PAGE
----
Last time we passed through Sorrento on our way back from Capri it was grey and raining and we hurried through to the train station heads down. Today the sun scorched your eyeballs out. Heat fell from above only to bounce back from the pavements. The tour groups trouping along the streets, each following a piper of the furled umbrella held aloft, looked disconsolate. American voices sounded across the thronged mediaeval passages, holding up tablecloths for their friends along the street to comment on and coming out of ‘Nico and Friends’ with bulging glossy carriers. We headed to the cliff top, where the lift opens and had beers in the café there in spite of the hiked tourist prices just to have a sea breeze blow over us. Then we bought cones from their gelateria, which takes its’ money by machine; John fed a note in and the change splashed out the bottom, whilst the girl who had served our ices looked on amused. We found a tucked away bench in the shade of the little garden to scoff them before they dripped away. The white roses have finished their first spectacular flush, but there is promise of more to come and the pastel pink and yellow tone prettily with the ice creams.. After scraping sticky fingers clean on the tiny paper serviettes we set off bravely back through the narrow streets to book a table for dinner. The would be charmer of the street-side restaurant heading into the labyrinth tried yet again to tempt us in, ‘for coffee, glass of Prosecco, spaghetti vongole, pizza, please-a Senorina,’ handing me my fifth post card of the season, ‘for later perhaps?’ After three years I think I’m beginning to look familiar to him and not in an encouraging way, his fervour is noticeably dwindling. Instead we booked in to O’ Parrucchiano, walking in from the street through the tiers of empty set tables in the marble cool, past the ‘Restaurant open upstairs’ notices and up into the greenhouse structure of the garden proper; also empty at this time, save for an elderly lady folding napkins and the boss lady doing paperwork. She took our booking briskly and dismissed us with a see you later. This lady does not need to coax. Still she bade us a pleasant good evening when we came back that night at eight and a young woman led us to a table at the edge of the garden. The impatiens are awash with clashing colours and the lemon trees heavy with fruit; the cobweb of fairy lights and the wedding cake tiers of citronella burners all worked their magic. The menu had been shortened to a two- page laminate. Even more sadly the ham and broad bean pasta was not on it. We hope this is just for the summer season. There was still an abundance of choice and we shared the homemade Scialetti pasta with a selection plate of vegetables, unusual and delicious as ever. The peaches are still out of season, so John had strawberries and ice cream, while I had a measure of Cointreau poured over my vanilla ice, a very good measure at that, enough to make coffee necessary as well as desirable. We went out through the garden and John took a picture back into the fairyland, capturing its enchantment. Then it was out into the supermarket car park and home through the quiet streets,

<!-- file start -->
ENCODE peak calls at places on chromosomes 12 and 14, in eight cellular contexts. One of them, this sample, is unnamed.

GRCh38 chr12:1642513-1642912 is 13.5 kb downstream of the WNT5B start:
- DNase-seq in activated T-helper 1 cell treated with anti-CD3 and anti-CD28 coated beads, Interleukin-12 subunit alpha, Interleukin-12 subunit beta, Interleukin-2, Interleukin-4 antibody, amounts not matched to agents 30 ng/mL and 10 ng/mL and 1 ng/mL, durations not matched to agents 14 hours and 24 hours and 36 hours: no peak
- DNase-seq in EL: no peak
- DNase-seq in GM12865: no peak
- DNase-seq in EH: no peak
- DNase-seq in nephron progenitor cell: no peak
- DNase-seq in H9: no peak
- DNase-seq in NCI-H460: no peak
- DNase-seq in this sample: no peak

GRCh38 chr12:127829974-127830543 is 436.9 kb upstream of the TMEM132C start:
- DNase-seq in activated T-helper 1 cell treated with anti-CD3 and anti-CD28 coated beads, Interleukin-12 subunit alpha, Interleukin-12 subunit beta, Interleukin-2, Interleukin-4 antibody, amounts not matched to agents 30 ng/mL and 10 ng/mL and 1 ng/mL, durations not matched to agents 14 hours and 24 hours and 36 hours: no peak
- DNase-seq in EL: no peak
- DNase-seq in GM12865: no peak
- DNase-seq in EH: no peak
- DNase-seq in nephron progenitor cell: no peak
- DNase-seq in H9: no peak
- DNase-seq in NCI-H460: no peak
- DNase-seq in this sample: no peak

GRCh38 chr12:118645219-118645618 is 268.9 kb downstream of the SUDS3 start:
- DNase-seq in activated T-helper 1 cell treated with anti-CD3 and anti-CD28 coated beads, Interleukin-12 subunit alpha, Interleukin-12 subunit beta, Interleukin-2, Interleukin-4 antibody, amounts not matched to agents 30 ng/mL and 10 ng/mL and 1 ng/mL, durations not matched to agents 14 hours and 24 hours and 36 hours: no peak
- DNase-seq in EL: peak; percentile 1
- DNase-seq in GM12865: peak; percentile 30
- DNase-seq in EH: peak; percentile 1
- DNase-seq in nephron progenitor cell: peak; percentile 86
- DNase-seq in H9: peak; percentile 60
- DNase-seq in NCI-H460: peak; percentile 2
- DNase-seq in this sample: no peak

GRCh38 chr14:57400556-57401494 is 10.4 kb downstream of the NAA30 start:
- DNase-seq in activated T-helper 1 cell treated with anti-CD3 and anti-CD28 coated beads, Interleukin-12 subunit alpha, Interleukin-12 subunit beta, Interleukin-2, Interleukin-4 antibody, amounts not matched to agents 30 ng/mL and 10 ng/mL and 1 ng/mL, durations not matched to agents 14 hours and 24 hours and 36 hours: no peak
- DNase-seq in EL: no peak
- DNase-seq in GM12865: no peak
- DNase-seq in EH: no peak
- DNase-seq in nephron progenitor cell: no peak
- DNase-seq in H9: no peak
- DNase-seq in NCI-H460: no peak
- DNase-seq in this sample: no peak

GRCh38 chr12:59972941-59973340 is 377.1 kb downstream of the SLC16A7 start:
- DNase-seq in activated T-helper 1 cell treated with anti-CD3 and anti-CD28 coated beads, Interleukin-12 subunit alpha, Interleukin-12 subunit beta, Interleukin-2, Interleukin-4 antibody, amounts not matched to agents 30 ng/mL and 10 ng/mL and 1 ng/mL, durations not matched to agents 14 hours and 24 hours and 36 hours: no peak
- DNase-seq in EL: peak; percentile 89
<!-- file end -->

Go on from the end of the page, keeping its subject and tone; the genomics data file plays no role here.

On the second day of our visit we made straight for the Lido, this time to Leonelli’s beach, the middle one, which had looked less hectic from the cliff top. Not that any of them were busy first thing on a Monday morning. We picked out a couple of loungers and a parasol on the sea wall, not too close to the steps into the water and settled down to sunbathe and read. We left the parasol down to begin with, there was a nice breeze from the sea, and at one point a startling spray as the wake from an errant ferry hit the rocks below. After an hour or so we ventured down the metal steps into the artificial lagoon, a bit breathtaking at first, but then wonderfully cool. The day passed quickly and suddenly we were both ravenous and shared a pizza, brought out to our now shaded loungers with a couple of cold beers. It had all the greedy pleasure of eating good fish and chips from newspaper. Afterwards we lay back and left it a while before our next swim, though we stayed all afternoon and had our moneys worth.